Barring injury, the Yankees will send at least two players to the All-Star Game in a few weeks. Robinson Cano sits comfortably atop the fan voting at second base, and Mariano Rivera (26 saves, 1.61 ERA) is a lock for the bullpen in his final season. CC Sabathia and Hiroki Kuroda have had fine-but-not All-Star-worthy seasons, and otherwise injuries have ravaged New York's roster.
Cano and Rivera are not the Yankees' only two legitimate All-Star Game candidates, however. Speedy center fielder Brett Gardner is making a push for the Midsummer Classic at Citi Field after missing basically all of last year due to an elbow injury. Among AL outfielders, the Yankees' everyday leadoff hitter very quietly ranks third in FanGraphs WAR (2.6) while actually leading in Baseball-Reference WAR (2.8).
Gardner's case for the All-Star Game is an unconventional one. The 30-year-old is hitting a solid-but-generally unspectacular .287/.349/.444 (115 OPS+) with six home runs and 11 stolen bases this year, though it's worth noting he's managed a stellar .328/.381/.523 line over his last 34 games. Considering he once led the league in stolen bases and has a pair of 40-plus-steals seasons to his credit, his 11 steals (in 16 attempts) are disappointing.
Aside from the offense, Gardner's case is built primarily on his defense. He leads all big-league outfielders in UZR (+52.0) and DRS (+59) from 2010-12 despite missing almost all of last year, though that is slightly misleading. Gardner played left field in deference to Curtis Granderson during that time, so the various defensive metrics were comparing him to other left fielders, who tend to be slow and defensively challenged. That boosted his defensive score a bit.
This year, though, Gardner has played center field since Day 1 -- the Yankees were planning to make him their everyday center fielder with Granderson sliding to left even before Granderson got hurt in spring training -- and he has again provided elite defense. He ranks sixth in UZR (+5.3) and third in DRS (+6) among all outfielders this year, placing him firmly among the best defenders in the game despite moving to a harder position. Above-average offense with elite defense is how you wind up with such a high WAR.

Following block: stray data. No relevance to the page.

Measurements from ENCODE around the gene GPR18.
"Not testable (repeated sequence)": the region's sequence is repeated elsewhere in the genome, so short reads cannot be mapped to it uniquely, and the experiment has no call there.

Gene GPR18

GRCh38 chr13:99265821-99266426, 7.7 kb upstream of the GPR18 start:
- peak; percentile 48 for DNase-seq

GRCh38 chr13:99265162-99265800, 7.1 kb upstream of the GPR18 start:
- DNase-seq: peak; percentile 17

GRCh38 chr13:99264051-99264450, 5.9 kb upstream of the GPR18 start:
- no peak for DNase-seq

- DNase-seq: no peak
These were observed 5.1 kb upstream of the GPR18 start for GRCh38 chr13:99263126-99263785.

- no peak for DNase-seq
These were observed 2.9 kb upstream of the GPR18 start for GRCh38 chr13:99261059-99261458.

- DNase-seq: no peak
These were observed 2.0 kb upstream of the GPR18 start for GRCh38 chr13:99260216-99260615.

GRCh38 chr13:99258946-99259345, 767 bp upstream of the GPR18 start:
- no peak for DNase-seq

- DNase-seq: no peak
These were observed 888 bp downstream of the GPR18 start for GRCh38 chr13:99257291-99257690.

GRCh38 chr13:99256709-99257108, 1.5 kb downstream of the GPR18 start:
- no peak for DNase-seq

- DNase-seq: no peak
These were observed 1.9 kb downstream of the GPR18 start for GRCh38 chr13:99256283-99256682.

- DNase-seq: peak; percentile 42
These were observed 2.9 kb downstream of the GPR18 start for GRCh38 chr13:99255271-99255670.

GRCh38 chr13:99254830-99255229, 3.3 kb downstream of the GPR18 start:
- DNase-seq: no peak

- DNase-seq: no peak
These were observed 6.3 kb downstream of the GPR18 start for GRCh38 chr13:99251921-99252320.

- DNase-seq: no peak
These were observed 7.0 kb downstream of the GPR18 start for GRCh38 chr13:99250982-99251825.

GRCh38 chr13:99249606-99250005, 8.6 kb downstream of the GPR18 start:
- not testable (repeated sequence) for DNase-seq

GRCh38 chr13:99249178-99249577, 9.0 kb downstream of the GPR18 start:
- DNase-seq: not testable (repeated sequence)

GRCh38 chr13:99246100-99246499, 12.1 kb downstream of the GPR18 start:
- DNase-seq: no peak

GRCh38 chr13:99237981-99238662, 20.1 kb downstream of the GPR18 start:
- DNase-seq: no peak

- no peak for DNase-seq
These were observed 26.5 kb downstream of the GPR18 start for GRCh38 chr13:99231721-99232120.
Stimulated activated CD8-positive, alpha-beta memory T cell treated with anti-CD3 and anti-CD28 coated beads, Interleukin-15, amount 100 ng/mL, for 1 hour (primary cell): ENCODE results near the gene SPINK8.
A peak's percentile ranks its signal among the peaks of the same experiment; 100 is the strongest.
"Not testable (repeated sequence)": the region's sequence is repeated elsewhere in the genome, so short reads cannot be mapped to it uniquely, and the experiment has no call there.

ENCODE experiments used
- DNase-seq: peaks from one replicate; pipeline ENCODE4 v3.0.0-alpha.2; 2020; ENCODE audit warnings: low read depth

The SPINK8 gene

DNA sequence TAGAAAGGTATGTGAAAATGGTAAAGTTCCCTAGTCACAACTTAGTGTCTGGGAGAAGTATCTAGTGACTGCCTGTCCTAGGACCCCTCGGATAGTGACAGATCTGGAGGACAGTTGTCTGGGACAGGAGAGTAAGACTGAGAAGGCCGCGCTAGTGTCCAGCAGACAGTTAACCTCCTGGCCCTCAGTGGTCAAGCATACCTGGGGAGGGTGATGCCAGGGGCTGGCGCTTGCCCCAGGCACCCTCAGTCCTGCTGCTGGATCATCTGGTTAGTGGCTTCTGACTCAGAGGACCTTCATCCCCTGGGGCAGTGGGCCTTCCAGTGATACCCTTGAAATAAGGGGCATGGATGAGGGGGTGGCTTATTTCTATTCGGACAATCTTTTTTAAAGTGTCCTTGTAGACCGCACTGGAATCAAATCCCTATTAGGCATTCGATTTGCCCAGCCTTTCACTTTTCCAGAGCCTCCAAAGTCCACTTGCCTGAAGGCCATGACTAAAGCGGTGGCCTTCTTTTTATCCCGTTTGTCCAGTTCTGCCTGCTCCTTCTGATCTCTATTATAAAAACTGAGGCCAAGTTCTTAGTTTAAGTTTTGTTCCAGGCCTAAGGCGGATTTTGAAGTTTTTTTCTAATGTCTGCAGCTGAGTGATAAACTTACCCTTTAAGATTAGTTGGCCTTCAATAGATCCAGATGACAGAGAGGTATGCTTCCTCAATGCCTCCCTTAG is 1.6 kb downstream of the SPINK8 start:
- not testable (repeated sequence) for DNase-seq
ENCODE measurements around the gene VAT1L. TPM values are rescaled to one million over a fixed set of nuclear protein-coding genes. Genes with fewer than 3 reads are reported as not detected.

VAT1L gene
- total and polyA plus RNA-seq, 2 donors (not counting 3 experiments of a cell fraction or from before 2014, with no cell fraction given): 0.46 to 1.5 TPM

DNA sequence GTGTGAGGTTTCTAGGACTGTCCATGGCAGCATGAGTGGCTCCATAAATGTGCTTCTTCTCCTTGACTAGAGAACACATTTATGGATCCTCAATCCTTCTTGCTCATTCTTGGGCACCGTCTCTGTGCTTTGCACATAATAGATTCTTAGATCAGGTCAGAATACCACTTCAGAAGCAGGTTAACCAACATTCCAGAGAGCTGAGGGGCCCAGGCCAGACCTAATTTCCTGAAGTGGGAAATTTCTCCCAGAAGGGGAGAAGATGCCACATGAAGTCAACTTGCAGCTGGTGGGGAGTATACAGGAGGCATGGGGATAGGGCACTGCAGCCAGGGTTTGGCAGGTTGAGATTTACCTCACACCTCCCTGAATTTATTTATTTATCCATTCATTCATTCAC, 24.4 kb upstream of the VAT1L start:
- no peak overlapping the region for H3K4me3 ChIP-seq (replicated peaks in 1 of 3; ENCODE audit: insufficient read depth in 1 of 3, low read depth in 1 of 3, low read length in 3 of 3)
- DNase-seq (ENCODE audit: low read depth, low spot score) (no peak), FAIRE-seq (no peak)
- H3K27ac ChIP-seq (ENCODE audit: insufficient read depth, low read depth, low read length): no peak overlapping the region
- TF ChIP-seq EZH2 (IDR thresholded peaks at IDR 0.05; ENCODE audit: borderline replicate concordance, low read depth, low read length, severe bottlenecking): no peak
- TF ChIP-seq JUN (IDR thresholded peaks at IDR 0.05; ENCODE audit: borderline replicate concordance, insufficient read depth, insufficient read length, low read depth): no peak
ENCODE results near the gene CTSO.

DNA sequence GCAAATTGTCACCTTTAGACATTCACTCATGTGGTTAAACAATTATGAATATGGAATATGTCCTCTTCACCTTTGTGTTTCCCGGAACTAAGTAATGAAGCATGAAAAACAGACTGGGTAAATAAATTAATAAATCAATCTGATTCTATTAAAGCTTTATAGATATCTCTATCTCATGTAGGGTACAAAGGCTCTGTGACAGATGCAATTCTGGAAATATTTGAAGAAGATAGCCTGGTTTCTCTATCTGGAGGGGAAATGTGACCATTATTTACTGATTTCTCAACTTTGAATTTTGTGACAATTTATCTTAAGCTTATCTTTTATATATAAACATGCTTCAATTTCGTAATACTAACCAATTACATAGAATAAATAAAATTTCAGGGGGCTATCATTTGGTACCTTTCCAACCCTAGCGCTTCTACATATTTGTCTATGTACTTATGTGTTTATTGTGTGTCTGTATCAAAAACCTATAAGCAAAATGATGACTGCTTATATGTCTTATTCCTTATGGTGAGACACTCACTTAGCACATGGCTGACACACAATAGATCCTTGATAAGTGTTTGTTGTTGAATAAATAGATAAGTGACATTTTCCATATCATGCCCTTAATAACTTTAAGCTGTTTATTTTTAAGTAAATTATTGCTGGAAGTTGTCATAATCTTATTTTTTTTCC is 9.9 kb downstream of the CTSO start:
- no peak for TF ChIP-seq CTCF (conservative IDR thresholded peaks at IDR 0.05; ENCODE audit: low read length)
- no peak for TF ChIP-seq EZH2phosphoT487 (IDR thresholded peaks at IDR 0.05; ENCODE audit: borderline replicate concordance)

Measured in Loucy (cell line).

Each league typically takes six or seven outfielders to the All-Star Game, and right now Adam Jones and Mike Trout are locks for this summer's event based on the fan voting. They both have more than a 1.5-million vote cushion over every other AL outfielder. Nick Markakis ranks third in the voting but could soon be passed by Jose Bautista, who is likely heading to the game either way. Torii Hunter and Jacoby Ellsbury have generated a lot of support as well. That's six outfielders right there, not counting Nelson Cruz or Alex Rios.
Is there room in the All-Star Game for a defense-first outfielder? Not really. That type of player typically doesn't appeal to a national audience. The closest that we've seen in recent years are Ichiro Suzuki and Carl Crawford, both of whom were much better hitters during their All-Star seasons than Gardner is now. If the Yankees' center fielder continues his recent hot streak for another few weeks and further boosts his batting line, perhaps he can sneak into the game as a replacement. Otherwise, he will continue to fly under the radar as one of the game's most productive outfielders because he does it with great defense rather than great offense.